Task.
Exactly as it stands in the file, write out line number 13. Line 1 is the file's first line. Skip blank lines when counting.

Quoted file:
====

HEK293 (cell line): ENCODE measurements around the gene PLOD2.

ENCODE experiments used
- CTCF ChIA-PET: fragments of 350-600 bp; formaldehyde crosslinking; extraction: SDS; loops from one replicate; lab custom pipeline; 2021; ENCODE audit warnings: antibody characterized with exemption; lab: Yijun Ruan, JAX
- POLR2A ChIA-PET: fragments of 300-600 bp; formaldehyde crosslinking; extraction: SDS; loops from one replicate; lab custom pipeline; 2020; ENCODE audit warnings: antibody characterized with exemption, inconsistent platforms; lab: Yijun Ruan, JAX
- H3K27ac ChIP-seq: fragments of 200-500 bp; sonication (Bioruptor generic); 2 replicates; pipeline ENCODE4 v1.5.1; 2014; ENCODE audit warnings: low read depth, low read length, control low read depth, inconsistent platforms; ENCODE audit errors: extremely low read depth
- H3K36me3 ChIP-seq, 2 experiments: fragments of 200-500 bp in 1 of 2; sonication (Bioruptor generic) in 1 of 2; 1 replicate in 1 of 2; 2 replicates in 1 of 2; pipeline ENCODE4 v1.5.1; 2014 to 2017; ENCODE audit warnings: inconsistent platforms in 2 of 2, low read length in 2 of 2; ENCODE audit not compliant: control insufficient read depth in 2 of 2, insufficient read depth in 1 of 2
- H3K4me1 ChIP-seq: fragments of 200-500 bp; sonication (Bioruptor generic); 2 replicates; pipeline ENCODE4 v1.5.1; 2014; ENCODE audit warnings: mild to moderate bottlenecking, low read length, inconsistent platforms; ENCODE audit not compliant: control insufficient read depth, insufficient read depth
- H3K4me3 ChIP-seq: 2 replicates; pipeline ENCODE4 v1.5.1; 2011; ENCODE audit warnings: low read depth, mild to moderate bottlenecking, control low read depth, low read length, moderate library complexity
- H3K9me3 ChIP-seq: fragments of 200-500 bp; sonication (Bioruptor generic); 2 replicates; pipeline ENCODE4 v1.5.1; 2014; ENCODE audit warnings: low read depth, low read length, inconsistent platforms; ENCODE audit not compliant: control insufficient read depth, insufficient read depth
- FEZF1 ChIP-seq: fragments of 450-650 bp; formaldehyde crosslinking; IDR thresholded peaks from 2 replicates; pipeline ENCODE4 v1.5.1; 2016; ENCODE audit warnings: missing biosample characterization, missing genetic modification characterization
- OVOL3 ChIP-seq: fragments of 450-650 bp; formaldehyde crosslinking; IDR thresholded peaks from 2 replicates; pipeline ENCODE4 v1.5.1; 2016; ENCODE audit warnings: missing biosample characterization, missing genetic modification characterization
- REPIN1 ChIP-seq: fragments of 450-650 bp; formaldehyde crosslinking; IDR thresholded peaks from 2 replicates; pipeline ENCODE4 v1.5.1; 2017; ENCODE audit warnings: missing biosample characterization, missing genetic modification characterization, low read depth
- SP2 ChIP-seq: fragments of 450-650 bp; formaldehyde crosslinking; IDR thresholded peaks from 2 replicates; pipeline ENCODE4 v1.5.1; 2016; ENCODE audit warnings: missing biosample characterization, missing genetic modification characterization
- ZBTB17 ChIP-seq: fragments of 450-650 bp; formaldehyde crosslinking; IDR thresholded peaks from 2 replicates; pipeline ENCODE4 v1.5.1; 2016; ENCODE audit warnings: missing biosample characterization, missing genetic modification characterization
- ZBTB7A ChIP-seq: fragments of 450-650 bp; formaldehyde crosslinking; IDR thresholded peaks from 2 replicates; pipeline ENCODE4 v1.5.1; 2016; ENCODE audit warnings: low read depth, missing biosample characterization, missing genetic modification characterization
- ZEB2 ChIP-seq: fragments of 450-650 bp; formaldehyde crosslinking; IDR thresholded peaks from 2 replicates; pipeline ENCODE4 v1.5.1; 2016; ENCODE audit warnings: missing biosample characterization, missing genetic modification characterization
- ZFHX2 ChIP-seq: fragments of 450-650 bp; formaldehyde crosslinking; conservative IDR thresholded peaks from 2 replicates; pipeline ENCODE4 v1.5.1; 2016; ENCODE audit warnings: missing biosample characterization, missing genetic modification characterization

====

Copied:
- SP2 ChIP-seq: fragments of 450-650 bp; formaldehyde crosslinking; IDR thresholded peaks from 2 replicates; pipeline ENCODE4 v1.5.1; 2016; ENCODE audit warnings: missing biosample characterization, missing genetic modification characterization